Richard Drew, Associated Press
NEW YORK — The massive storm that pummeled the East killed 10 people in New York City and left the nation's largest city eerily quiet Tuesday, with no running trains, a darkened business district and neighborhoods under water.
It was "a devastating storm, maybe the worst that we have ever experienced," said Mayor Michael Bloomberg, who gave no firm timeline on when the city's basic services would be restored.
Scenes of the damage from the overnight havoc were everywhere after a wall of seawater and high winds slammed the city, destroying buildings and flooding tunnels. Between 80 and 100 flooded homes in Queens caught fire and were destroyed. A hospital removed patients on stretchers and 20 babies from neonatal intensive care, some on respirators operating on battery power.
Sidewalks, streets and subways usually bustling with crowds and traffic jams were largely empty. And high above midtown, the broken boom of a crane continued to dangle precariously over a neighborhood.
"Oh, Jesus. Oh, no," said Faye Schwartz, 65, Tuesday morning as she surveyed the damage in her Brooklyn neighborhood, where cars were strewn like leaves, planters were deposited in intersections and green Dumpsters were tossed on their sides.
The storm was once Hurricane Sandy but combined with two wintry systems to become a huge hybrid storm whose center smashed ashore late Monday in New Jersey. New York City was perfectly positioned to absorb the worst of its storm surge — a record 13 feet.
The dead included two who drowned in a home and one who was in bed when a tree fell on an apartment, the mayor said. A 23-year-old woman died by stepping into a puddle near a live electrical wire. A man and a woman were crushed by a falling tree. An off-duty officer on Staten Island who ushered his relatives to the attic of his home apparently became trapped in the basement.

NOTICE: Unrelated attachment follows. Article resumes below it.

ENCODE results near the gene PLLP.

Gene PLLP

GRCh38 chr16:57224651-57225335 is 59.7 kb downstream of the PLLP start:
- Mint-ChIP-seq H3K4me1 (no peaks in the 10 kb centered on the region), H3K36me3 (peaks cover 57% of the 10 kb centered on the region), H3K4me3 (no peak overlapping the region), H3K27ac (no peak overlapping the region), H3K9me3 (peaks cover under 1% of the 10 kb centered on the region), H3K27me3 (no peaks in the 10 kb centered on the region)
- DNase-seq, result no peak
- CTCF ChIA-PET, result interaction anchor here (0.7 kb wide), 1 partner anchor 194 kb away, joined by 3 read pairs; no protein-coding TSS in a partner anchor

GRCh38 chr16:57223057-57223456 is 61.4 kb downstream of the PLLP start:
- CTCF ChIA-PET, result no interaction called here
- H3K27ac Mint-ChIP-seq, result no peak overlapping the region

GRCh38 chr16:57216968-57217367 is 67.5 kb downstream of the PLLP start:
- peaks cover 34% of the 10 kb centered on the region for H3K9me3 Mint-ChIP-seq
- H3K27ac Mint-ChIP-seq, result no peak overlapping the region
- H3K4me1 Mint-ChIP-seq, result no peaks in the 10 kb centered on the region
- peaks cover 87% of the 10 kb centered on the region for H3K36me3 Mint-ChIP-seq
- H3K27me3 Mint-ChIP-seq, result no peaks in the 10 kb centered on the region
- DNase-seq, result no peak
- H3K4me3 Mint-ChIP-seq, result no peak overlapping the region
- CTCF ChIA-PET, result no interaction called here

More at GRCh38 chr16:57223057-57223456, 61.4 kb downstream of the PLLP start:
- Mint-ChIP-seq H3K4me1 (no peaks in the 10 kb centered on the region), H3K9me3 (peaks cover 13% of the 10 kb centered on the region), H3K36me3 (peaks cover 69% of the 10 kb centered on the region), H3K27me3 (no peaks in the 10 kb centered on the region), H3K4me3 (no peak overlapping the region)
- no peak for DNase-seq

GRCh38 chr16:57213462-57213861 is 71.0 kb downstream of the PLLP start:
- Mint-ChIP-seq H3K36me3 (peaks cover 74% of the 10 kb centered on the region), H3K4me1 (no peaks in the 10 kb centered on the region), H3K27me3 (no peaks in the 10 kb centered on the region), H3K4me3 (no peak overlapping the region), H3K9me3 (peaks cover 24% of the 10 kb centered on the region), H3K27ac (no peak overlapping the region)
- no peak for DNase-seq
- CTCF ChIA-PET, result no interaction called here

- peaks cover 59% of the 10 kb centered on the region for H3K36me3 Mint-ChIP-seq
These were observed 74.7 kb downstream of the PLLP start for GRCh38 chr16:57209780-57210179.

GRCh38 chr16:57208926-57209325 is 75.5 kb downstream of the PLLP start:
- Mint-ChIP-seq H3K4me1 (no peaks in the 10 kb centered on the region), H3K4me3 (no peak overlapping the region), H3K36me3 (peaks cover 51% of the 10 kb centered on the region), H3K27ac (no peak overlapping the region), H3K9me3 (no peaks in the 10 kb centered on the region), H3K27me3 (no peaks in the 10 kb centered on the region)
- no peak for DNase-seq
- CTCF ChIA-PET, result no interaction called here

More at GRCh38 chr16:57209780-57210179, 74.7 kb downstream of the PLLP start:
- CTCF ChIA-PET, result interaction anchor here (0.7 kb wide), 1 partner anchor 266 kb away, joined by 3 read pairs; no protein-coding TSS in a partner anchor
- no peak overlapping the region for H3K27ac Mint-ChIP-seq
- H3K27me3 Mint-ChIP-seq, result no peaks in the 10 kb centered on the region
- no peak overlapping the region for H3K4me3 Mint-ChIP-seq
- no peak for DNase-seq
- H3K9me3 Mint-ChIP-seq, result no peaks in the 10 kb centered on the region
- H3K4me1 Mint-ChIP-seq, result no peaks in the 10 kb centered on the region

Gov. Andrew Cuomo said 156 rescue missions were made by state and city police.
"It's fair to say that the state police and NYPD and the National Guard saved hundreds of lives yesterday," he said.
At a darkened luxury high-rise building called the William Beaver House in Lower Manhattan, resident manager John Sarich was sending up porters with flashlights up and down the 47 flights of stairs to check on residents.
He said most people stayed put despite calls to evacuate. One pregnant resident started having contractions, and Sarich said that before the power went out, he nervously researched how to deliver a baby on the Internet.
"I said, 'Oh boy, I'm in trouble,'" Sarich said. The woman managed to find a cab to take her to a hospital.
Uptown in Chelsea, the city's thriving gallery district was under waist-high water the night before.
Reggie Thomas, a maintenance supervisor at a prison located within striking distance of the overflowing Hudson River, emerged from an overnight shift there, a toothbrush in his front pocket, to find his 2011 Honda with its windows down and a foot of water inside. The windows automatically go down when the car is submerged to free drivers. It left his car with a foot of water inside, and unable to start.
"It's totaled," Thomas said, with a shrug. "You would have needed a boat last night."
The city's transit system suffered unprecedented damage, from the underground subway tunnels to commuter rails to bus garages, the Metropolitan Transportation Authority said Tuesday.
"We have no idea how long it's going to take," spokeswoman Marjorie Anders said.
All 10 subway tunnels between Manhattan and Brooklyn were flooded during the storm, as the saltwater surge inundated signals, switches and third rails and covered tracks with sludge, she said.
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